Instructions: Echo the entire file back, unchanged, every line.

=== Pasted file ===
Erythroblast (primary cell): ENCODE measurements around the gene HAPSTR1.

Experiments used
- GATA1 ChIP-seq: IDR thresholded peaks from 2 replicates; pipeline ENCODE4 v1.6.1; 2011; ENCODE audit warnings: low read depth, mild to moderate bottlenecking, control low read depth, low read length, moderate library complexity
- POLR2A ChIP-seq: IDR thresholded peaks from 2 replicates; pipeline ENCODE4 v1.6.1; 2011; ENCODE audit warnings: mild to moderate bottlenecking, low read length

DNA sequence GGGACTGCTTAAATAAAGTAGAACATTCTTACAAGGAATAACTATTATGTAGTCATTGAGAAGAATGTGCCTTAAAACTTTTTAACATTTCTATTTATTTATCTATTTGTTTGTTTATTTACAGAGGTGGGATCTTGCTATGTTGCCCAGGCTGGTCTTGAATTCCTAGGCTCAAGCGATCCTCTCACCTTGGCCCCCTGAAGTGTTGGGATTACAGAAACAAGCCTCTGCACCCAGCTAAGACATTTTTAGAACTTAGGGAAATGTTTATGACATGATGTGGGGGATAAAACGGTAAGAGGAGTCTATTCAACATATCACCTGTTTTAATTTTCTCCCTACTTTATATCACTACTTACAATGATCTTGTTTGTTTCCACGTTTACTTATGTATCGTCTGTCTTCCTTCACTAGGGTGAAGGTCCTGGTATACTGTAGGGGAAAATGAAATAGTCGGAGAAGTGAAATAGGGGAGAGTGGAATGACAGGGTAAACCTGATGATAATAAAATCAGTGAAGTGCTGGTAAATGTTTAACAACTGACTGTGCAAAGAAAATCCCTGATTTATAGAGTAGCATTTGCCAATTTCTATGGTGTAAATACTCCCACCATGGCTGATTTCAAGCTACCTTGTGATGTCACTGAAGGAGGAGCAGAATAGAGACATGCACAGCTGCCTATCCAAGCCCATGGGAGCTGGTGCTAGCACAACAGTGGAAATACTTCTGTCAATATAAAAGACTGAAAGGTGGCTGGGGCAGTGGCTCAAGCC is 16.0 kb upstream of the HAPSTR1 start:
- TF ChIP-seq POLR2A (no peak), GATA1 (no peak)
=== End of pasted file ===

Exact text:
Erythroblast (primary cell): ENCODE measurements around the gene HAPSTR1.

Experiments used
- GATA1 ChIP-seq: IDR thresholded peaks from 2 replicates; pipeline ENCODE4 v1.6.1; 2011; ENCODE audit warnings: low read depth, mild to moderate bottlenecking, control low read depth, low read length, moderate library complexity
- POLR2A ChIP-seq: IDR thresholded peaks from 2 replicates; pipeline ENCODE4 v1.6.1; 2011; ENCODE audit warnings: mild to moderate bottlenecking, low read length

DNA sequence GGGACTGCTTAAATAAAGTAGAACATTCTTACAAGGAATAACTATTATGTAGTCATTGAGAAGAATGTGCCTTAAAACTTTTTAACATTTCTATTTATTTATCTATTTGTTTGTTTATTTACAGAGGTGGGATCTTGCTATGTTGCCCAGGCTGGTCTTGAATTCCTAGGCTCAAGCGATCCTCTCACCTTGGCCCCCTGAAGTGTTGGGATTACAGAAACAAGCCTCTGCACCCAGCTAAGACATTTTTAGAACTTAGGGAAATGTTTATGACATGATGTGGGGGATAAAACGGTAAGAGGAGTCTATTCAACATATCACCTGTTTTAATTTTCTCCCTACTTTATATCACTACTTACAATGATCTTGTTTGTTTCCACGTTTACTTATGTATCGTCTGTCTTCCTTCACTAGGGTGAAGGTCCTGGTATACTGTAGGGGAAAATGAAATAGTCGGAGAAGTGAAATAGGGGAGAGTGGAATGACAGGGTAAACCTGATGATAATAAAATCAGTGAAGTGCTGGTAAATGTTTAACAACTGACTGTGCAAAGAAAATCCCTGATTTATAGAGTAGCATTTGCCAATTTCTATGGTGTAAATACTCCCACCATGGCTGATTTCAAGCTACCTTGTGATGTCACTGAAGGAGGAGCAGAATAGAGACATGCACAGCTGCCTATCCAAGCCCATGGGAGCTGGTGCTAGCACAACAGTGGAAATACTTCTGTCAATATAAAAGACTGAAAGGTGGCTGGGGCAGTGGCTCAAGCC is 16.0 kb upstream of the HAPSTR1 start:
- TF ChIP-seq POLR2A (no peak), GATA1 (no peak)